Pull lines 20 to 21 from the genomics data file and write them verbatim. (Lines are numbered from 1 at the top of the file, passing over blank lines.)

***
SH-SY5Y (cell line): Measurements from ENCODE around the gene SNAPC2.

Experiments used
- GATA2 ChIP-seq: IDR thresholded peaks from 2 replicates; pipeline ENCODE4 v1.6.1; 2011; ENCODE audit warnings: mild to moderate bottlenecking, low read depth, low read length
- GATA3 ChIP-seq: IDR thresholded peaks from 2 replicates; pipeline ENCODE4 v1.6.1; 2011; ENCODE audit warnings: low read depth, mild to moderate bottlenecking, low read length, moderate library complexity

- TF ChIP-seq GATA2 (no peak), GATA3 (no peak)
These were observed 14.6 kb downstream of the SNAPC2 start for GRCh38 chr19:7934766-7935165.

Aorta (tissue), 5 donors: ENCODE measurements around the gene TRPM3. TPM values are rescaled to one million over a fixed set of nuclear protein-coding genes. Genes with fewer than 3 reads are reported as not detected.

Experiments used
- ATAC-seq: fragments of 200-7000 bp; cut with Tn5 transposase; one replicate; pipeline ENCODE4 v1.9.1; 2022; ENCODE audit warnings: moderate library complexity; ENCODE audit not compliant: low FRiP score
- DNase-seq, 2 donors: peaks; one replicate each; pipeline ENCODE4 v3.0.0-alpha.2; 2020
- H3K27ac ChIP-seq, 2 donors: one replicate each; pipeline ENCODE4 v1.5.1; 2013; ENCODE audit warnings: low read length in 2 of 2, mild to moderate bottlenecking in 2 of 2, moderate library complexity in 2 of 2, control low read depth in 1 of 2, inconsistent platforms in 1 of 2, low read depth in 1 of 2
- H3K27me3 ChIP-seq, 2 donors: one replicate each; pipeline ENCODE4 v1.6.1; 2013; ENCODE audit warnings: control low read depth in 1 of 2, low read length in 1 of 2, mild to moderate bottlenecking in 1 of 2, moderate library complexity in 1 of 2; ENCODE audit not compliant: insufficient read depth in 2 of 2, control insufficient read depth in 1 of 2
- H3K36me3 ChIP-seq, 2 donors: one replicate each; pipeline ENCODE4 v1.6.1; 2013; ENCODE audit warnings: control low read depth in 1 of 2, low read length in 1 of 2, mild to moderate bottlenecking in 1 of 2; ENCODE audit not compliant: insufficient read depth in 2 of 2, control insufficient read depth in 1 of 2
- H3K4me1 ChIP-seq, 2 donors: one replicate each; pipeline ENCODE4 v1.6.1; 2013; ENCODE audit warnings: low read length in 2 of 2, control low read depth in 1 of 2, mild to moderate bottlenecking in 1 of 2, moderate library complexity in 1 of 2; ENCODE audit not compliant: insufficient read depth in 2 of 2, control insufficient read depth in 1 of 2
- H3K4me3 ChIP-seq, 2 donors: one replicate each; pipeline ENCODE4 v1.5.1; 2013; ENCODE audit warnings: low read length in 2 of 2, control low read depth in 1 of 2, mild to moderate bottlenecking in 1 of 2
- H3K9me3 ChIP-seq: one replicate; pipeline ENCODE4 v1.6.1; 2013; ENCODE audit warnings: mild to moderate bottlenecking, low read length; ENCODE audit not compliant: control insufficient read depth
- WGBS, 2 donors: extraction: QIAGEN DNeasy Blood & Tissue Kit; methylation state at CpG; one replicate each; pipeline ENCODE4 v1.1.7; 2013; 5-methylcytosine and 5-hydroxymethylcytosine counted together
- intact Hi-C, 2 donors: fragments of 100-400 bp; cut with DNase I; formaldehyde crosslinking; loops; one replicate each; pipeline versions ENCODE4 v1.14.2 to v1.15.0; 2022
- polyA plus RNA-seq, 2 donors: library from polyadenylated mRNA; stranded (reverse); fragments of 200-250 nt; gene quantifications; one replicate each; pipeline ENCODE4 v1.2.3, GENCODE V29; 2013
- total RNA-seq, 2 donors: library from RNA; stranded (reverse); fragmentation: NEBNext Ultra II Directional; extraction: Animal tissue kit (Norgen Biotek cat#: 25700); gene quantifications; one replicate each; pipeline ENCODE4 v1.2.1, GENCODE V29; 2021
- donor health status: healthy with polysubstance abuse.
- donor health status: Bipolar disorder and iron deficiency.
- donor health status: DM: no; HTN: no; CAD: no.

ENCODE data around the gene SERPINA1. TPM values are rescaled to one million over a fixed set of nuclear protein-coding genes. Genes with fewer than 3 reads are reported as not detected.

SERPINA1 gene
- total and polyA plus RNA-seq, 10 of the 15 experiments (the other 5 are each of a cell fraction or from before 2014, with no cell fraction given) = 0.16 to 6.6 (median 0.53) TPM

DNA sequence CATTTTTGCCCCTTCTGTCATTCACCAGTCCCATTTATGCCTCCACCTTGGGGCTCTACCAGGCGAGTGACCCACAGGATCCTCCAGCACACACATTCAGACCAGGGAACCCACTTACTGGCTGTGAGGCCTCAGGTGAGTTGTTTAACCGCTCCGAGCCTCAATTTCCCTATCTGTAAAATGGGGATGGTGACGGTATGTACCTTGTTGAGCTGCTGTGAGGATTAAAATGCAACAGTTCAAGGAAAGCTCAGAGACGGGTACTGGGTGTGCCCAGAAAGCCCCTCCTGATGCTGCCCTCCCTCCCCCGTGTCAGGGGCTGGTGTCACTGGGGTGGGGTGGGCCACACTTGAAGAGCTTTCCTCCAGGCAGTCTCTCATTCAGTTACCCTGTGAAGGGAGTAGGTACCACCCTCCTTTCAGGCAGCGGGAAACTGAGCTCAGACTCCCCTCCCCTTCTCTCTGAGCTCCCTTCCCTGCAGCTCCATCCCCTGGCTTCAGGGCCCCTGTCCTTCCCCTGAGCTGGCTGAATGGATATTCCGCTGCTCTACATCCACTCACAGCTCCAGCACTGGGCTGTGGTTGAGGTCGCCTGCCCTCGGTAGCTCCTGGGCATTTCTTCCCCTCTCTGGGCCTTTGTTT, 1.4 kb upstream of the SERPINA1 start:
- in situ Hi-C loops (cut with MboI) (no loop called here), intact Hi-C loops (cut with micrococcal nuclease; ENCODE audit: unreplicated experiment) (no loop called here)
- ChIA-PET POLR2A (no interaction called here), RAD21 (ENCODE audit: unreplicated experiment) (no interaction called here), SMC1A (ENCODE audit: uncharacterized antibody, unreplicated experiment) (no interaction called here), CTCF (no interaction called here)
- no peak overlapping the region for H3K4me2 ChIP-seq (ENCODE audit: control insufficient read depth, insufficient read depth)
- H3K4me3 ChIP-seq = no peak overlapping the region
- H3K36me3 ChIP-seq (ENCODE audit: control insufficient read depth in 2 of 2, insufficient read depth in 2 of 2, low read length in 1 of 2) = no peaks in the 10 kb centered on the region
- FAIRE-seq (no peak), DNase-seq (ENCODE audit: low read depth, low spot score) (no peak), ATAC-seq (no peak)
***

- total RNA-seq, 2 donors: library from RNA; stranded (reverse); fragmentation: NEBNext Ultra II Directional; extraction: Animal tissue kit (Norgen Biotek cat#: 25700); gene quantifications; one replicate each; pipeline ENCODE4 v1.2.1, GENCODE V29; 2021
- donor health status: healthy with polysubstance abuse.